The 240 room hotel – open to the public for the very first time, adeptly mixes glamour and grit – pardon my overuse of the word in these past posts. Designed by Hartshorne Plunkard Architects and Roman + Williams, responsible for the breathtaking interiors, this baby has panache. It’s the very type of destination that the bold and beautiful likely clamor to for roof top drinks, to make it official under the White City Ballroom’s, upsidedown cake meringue of a ceiling – stunning, or to fulfill their ballpark bucket list adventure. If you are a fan, Rigley and Fenway are on your list.

I really do believe the devil is in the details. I’m not always focused on every last one of them, but appreciate it when other’s are, and at the Athletic Club Hotel – they sure were. From squash court flooring in the high speed elevators, to pommel horse benches in the guest rooms – you’ll see and feel the history of this storied building, celebrated in its design.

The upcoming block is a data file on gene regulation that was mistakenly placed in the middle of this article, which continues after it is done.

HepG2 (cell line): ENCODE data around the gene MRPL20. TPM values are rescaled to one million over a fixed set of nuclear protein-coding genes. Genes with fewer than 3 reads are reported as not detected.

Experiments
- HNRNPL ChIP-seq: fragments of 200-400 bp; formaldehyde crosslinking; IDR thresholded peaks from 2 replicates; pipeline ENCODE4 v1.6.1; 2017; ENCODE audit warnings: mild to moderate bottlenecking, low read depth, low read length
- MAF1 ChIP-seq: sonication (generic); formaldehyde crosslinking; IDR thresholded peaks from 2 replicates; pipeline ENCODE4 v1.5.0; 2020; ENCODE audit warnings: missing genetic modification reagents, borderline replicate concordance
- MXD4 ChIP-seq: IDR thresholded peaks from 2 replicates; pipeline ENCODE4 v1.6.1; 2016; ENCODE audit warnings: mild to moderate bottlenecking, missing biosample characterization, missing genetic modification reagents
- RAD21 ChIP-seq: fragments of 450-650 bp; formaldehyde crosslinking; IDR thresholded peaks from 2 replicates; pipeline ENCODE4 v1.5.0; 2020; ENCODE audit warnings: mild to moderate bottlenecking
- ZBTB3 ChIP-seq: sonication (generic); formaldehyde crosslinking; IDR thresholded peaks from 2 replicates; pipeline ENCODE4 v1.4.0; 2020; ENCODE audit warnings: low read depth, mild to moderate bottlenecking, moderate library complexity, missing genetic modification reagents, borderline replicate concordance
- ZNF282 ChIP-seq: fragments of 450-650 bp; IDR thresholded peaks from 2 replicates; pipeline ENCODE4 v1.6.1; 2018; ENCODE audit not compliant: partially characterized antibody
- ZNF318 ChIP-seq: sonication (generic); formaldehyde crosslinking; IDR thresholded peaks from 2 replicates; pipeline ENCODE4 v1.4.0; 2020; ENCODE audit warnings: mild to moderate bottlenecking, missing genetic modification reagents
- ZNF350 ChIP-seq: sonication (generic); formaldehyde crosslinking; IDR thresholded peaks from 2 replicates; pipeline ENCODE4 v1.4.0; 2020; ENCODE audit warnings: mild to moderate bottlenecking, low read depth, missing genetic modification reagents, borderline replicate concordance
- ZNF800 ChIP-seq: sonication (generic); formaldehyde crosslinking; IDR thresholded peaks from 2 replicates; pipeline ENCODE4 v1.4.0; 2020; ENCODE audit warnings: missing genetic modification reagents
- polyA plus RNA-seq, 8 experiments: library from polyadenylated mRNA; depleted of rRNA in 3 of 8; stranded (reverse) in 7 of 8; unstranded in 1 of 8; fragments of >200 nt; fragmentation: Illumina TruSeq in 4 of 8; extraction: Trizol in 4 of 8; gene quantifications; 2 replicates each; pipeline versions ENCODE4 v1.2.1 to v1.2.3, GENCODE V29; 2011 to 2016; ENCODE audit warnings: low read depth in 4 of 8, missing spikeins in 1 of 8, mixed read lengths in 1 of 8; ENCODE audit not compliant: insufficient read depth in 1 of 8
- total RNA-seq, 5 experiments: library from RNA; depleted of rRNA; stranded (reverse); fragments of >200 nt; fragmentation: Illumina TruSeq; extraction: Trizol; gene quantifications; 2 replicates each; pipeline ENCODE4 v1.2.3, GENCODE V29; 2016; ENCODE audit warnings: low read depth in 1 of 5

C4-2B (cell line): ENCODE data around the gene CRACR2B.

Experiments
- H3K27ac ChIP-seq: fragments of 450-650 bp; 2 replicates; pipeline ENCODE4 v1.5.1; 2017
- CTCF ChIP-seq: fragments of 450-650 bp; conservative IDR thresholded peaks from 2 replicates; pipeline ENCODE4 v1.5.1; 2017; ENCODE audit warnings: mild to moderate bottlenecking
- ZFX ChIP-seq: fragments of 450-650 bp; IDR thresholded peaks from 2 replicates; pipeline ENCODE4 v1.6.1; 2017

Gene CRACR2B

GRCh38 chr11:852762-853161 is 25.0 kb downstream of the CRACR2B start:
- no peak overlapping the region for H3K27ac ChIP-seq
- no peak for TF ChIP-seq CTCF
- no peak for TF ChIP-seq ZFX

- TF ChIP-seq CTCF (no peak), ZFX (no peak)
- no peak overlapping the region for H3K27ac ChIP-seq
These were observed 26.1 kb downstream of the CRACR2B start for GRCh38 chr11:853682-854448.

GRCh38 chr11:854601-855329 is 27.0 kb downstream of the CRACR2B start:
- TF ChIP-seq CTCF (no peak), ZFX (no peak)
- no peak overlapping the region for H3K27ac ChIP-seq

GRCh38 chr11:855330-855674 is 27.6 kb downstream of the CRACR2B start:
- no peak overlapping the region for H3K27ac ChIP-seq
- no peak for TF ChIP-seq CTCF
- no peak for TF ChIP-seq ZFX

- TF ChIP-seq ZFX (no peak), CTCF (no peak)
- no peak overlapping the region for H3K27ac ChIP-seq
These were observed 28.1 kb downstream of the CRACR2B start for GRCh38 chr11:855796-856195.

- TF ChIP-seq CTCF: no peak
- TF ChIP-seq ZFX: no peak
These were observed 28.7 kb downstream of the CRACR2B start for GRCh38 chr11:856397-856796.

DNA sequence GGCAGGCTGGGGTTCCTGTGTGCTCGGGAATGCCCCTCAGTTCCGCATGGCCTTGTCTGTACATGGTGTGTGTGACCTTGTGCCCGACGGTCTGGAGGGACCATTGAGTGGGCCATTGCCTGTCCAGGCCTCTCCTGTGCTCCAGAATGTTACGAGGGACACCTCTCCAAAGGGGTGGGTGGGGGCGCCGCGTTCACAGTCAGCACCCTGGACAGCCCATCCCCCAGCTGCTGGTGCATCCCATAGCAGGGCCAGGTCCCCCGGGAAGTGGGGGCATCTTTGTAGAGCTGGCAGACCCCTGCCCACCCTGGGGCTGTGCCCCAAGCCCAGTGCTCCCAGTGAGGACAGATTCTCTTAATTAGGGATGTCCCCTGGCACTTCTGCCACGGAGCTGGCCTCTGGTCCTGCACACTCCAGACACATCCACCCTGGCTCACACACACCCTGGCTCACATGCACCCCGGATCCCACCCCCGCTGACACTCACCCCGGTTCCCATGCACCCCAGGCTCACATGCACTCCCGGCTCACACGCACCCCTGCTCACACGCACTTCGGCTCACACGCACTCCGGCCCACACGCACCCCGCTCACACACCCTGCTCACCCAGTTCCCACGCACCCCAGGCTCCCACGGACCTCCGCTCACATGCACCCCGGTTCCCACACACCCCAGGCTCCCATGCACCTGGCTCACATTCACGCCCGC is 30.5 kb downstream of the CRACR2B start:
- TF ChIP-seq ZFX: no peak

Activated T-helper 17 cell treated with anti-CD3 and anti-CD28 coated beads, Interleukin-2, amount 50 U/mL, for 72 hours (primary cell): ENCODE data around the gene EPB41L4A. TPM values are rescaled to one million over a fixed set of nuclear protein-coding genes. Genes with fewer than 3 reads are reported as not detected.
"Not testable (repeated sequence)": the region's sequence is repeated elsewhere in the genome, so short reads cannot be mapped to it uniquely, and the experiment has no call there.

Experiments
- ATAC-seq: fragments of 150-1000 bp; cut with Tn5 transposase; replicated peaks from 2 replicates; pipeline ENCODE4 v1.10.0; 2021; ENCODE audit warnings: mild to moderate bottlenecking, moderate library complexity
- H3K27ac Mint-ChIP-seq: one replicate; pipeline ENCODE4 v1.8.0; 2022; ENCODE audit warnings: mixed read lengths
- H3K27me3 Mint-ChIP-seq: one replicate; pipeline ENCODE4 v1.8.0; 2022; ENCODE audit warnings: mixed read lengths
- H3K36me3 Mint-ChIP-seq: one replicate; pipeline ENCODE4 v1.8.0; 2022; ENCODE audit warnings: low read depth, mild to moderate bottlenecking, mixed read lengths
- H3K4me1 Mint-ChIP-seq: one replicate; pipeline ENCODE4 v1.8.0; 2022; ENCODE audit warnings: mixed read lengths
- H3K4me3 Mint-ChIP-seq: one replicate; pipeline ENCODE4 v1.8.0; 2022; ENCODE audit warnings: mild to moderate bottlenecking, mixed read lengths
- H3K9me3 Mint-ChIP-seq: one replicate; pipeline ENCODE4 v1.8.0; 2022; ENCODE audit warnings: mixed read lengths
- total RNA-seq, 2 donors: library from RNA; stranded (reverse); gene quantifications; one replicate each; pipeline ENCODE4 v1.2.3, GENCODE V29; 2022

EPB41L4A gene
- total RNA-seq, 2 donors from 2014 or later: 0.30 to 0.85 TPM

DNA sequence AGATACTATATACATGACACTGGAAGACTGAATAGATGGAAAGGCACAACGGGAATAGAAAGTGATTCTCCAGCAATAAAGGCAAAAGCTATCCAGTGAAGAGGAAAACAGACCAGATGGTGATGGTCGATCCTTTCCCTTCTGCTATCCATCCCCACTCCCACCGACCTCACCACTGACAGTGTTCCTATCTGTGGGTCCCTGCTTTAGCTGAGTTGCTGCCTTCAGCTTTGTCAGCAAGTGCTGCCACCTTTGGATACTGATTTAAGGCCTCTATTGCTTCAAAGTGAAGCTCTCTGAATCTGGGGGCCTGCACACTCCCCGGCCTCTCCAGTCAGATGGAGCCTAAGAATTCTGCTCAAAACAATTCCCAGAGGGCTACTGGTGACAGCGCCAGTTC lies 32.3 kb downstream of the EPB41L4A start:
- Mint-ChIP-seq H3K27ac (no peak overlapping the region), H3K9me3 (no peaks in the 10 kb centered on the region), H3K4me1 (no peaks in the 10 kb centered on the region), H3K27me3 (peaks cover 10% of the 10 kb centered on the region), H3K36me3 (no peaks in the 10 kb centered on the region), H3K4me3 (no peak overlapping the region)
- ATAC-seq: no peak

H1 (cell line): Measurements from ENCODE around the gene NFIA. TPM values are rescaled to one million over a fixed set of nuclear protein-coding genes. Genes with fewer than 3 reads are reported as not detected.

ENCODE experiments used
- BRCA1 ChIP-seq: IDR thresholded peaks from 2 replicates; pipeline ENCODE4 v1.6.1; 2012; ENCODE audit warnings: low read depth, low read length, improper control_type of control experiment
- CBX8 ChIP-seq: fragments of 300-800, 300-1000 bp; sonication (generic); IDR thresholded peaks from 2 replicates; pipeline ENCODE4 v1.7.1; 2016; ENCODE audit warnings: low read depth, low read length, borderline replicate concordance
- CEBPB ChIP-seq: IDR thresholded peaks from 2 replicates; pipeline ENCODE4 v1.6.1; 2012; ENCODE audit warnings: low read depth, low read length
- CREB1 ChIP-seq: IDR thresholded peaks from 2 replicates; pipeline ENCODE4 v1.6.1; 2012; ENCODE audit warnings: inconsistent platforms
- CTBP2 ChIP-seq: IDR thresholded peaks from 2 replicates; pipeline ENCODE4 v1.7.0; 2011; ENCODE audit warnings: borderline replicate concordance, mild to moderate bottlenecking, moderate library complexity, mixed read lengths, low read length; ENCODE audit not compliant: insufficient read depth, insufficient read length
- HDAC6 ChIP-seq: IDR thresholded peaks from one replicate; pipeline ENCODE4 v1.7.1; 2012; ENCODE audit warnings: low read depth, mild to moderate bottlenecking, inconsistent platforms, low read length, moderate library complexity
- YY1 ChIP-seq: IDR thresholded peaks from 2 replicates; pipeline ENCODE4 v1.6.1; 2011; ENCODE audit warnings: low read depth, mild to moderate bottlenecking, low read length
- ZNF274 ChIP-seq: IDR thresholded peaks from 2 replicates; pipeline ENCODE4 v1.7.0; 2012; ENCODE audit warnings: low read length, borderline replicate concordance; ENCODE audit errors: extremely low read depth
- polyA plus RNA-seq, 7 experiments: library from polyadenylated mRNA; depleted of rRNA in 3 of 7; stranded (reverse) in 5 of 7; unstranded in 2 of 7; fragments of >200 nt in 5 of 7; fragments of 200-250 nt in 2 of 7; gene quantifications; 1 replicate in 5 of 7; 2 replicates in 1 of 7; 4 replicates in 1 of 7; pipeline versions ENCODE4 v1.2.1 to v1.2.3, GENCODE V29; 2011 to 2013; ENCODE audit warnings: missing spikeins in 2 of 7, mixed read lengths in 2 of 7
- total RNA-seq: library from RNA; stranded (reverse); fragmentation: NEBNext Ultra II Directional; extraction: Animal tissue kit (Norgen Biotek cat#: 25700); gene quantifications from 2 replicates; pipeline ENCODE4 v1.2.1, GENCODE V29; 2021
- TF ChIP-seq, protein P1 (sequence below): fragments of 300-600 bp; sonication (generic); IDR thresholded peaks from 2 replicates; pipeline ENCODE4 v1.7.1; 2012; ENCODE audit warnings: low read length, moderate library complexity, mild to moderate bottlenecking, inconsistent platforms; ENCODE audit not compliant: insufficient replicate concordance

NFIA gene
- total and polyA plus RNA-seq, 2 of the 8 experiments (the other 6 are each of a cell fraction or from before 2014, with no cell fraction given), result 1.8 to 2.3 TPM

Once Upon a Time: An Adventure in hotels

I love a good story. I love reading one, living one, writing one. It should be no surprise to me that I’ve fallen right into AJ Capital Partners story-telling clutches, and I’m not even attempting to wrestle free. They had me at “counter-culture investors”, or maybe it was “relentless grit and obsessive determination”, or the adventurous journey they promised to take me on.

The Graduate Hotel.